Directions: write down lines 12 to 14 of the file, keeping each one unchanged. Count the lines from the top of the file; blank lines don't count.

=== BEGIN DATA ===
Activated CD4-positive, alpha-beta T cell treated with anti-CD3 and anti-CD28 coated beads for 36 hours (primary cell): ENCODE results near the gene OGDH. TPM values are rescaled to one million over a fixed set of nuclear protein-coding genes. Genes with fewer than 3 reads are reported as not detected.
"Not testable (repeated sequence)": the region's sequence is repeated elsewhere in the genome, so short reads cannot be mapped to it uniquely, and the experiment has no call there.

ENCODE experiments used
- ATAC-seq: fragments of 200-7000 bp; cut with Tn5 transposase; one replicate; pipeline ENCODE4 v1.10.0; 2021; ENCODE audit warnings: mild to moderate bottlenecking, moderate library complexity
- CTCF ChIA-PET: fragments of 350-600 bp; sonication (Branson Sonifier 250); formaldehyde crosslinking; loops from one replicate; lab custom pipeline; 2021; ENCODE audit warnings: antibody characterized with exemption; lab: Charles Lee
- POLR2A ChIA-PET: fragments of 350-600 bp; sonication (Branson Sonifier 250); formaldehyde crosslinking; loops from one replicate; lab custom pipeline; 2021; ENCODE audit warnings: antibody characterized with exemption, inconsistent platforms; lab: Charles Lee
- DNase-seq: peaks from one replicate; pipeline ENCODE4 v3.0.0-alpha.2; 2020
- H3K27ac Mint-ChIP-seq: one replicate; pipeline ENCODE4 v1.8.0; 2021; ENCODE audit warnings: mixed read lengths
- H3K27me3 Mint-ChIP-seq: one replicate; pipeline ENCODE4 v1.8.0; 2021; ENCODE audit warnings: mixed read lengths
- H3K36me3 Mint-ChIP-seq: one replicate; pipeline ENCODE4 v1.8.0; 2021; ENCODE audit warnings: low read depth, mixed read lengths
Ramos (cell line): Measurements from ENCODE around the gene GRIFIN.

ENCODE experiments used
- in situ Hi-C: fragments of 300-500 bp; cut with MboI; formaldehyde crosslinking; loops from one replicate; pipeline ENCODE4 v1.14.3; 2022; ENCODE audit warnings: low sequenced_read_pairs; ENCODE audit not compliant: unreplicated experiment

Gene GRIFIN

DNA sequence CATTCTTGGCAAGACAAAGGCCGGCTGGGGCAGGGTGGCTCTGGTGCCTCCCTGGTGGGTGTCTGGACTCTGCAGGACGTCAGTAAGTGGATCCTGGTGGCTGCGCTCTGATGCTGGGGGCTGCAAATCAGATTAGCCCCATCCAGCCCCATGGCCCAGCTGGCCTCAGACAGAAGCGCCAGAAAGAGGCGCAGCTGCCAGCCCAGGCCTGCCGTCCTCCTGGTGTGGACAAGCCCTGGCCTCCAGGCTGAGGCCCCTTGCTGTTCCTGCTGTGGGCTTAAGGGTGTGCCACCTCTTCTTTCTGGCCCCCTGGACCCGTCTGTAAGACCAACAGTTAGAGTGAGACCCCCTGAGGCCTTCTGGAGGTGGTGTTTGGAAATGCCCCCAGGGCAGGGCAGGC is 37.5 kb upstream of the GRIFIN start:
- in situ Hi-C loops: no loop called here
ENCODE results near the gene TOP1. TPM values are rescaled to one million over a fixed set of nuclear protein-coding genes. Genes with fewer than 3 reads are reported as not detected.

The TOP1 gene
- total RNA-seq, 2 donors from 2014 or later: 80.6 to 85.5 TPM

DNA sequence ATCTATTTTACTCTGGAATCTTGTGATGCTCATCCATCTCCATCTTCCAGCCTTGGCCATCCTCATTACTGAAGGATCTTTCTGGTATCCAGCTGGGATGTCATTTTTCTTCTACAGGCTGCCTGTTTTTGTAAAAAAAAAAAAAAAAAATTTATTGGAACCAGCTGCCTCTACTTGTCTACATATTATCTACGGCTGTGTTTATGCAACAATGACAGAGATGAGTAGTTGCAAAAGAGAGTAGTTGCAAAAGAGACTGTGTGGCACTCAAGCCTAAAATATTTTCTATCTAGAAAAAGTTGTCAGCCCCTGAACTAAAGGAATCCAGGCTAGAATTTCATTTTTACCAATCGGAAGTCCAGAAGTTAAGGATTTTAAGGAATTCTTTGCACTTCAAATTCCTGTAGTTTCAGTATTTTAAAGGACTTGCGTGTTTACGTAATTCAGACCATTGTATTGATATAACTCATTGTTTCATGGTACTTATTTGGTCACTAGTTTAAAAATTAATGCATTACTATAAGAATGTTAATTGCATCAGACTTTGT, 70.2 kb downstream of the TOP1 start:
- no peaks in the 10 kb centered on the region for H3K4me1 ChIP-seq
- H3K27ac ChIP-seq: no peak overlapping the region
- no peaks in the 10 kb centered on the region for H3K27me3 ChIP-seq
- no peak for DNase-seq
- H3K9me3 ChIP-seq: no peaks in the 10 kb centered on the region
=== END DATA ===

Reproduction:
ENCODE experiments used
- in situ Hi-C: fragments of 300-500 bp; cut with MboI; formaldehyde crosslinking; loops from one replicate; pipeline ENCODE4 v1.14.3; 2022; ENCODE audit warnings: low sequenced_read_pairs; ENCODE audit not compliant: unreplicated experiment

Gene GRIFIN